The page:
Counseling Faculty (EOPS)
"Even though the journey gets hard, remember what you’re doing it for. You’re doing it for yourself. You’re doing it for those that paved the way for you. When you attain your goal, it’s going to be so fulfilling because of the sacrifice you made. Keep going, the sacrifice is worth it."
Childhood in Monterey County
I grew up in a small town in Monterey County where most of the community is of Latinx culture. It’s a town of immigrants and agricultural workers and both of my parents worked in agriculture.
My parents preached about the importance of an education. They didn’t know what that entailed and couldn’t support my siblings and I with the technical aspects of an education, but they consistently told us they came to the United States for a better opportunity and for their children to earn a college education.
Even though I didn’t fully understand what that meant, I felt a sense of obligation to earn a college degree.
First Time in College
I attended Hartnell College after high school because it’s the “thing to do” in America and to try to fulfill my obligation. Once I got to college, I was placed in developmental classes. This was a shock to me after having been in AP courses in high school. I also didn’t take college very seriously. I only passed four of the eight classes I took in my first academic year.
In my developmental English class, my instructor, who was of Latinx descent, accused me of plagiarism. The assignment was to summarize a writing piece, so I thought I was doing the assignment properly. She had me called in front of the dean to discuss my case, without even speaking to me first. The dean realized it was not intentional plagiarism, rather that I didn’t have the ability. It was a shocking way to start my college journey.
While attending Hartnell, my sister graduated from UC Davis. She participated in a Chicana/Chicano commencement ceremony. I saw how proud my parents were of her. I was proud of her too. Attending my sister’s commencement ceremony let me know that if she could graduate from college, so could I.
CSUMB and Finding My Passion
I only met with a counselor twice while I attended Hartnell. Once at the beginning and once at the end to confirm I wasn’t going to lose my admission to the CSUs. I decided to attend CSU Monterey Bay (CSUMB) for financial reasons. I felt imposter syndrome when I first arrived. However, after a few months of experience and seeing my exam scores and how I was performing, I realized I belonged at CSUMB.
At CSUMB I studied psychology and realized I wanted to work with people one-on-with also having the option being an instructor. I was looking for a career where I could teach and help individuals. I found community college counseling and realized I needed a master’s degree. Prior to that I had only intended on earning a bachelor’s degree.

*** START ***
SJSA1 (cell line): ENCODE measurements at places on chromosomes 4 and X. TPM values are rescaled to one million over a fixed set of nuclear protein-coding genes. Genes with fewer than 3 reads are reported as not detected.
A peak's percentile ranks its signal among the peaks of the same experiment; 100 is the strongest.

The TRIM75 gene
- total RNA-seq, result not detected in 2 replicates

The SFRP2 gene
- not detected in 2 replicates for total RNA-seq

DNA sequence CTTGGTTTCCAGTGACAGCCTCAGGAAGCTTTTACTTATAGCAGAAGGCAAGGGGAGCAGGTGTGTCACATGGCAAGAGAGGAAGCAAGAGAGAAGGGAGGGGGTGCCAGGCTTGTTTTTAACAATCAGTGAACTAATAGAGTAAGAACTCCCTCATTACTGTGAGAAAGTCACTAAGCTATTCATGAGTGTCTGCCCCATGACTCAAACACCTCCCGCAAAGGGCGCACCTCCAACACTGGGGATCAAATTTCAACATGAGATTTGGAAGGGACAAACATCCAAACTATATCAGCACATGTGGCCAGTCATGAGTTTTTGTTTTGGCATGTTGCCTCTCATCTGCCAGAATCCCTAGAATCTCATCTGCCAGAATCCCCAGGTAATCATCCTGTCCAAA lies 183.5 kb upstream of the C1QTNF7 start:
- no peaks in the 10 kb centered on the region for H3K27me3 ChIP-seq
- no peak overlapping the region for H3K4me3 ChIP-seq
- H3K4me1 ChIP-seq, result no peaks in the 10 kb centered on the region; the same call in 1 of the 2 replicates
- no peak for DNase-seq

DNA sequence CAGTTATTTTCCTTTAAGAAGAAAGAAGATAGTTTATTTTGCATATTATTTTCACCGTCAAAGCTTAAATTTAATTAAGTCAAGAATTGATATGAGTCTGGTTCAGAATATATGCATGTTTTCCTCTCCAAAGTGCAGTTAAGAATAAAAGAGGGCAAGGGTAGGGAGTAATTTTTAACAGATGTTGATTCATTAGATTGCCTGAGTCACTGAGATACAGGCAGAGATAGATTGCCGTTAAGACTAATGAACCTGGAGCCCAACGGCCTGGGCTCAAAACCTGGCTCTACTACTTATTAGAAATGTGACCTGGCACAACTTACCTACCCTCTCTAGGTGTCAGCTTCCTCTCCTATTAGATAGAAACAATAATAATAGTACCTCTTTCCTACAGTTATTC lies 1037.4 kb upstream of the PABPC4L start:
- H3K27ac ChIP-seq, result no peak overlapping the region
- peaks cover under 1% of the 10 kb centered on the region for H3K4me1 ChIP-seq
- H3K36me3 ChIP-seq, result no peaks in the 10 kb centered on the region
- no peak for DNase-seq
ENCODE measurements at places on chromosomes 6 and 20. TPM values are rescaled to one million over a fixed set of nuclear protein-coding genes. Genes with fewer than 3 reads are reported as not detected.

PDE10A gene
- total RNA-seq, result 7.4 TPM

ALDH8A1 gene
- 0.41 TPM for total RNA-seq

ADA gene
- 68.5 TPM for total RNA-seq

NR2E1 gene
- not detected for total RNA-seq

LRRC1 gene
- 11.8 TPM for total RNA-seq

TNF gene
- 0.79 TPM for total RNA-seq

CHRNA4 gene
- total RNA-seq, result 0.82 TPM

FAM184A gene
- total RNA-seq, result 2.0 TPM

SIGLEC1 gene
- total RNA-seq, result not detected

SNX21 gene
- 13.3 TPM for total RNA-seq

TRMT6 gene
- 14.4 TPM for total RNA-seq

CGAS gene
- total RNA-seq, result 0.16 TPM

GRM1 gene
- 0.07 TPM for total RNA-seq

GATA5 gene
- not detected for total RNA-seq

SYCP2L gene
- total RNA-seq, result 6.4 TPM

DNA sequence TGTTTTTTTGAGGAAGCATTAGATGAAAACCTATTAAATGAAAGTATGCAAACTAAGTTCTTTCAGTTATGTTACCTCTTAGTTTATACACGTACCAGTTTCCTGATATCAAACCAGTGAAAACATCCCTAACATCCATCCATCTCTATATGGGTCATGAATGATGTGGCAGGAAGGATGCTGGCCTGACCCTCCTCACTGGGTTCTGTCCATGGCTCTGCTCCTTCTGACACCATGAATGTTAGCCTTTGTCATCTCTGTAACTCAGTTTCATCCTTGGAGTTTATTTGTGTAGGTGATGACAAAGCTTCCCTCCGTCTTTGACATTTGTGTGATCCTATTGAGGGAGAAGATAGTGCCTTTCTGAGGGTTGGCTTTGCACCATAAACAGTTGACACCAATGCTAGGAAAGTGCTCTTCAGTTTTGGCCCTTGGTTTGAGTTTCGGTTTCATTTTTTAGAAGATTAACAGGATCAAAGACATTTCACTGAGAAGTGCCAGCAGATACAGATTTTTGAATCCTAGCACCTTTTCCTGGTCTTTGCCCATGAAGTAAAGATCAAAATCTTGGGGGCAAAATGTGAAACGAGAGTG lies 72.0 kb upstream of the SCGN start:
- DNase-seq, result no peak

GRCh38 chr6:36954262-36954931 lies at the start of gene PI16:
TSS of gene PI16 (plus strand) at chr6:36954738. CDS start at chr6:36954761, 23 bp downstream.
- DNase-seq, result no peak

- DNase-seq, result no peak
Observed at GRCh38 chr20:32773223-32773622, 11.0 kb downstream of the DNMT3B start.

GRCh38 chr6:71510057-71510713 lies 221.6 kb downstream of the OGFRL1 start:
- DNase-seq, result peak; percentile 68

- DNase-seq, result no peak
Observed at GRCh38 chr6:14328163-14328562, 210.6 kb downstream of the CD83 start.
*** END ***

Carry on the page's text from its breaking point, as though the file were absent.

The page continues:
Transferring to UC Riverside
I began working with a program called Gear Up and my colleagues were attending the Educational Counseling program at SJSU. They encouraged me to apply and it fit all my career and academic needs. Through the program I networked and got an internship at Gavilan College. After completing the internship, I was hired as a part-time counselor at Gavilan. I worked there for one year and through my network again, I was referred to a position at Mission College, and the rest is history.
Contrary to my work now, I wasn’t a very engaged student at any point in my educational career. I did play a few sports in high school, but I didn’t attend any extracurricular activities. At community college and CSUMB, I went to school, went to work, and then went home. In retrospect, I wish I had attended more cultural activities and equity themed events. I wish I had attended events for the Latinx community, and those that helped me learn more about other cultures as well.
My advice to students – try to attend campus events,but attend those that speak to your passions and interests. Also identify staff and faculty across campus that can and want to help. Be bold enough to ask for the help you need. I can truly say, in my life, when I’ve asked for help, people got excited and wanted to help.
Furthermore, I wasn’t the type of student who got involved in class either. I wish I had built stronger relationships with instructors I connected with. I didn’t realize I would need letters of recommendation in the future. So, when I did need them, I didn’t have any instructors to ask. I encourage you to make those connections – people are willing to help.
Lastly, each of you is on your own individual journey. And with that, you have your own individual challenges and may even doubt if going to college is worth the time, energy, sacrifice, and balancing the other responsibilities you have (I know I did). No one sees the sacrifice, but they will see the results. Even though the journey gets hard, remember what you’re doing it for. You’re doing it for yourself. You’re doing it for those that paved the way for you. When you attain your goal, it’s going to be so fulfilling because of the sacrifice you made. Keep going, the sacrifice is worth it.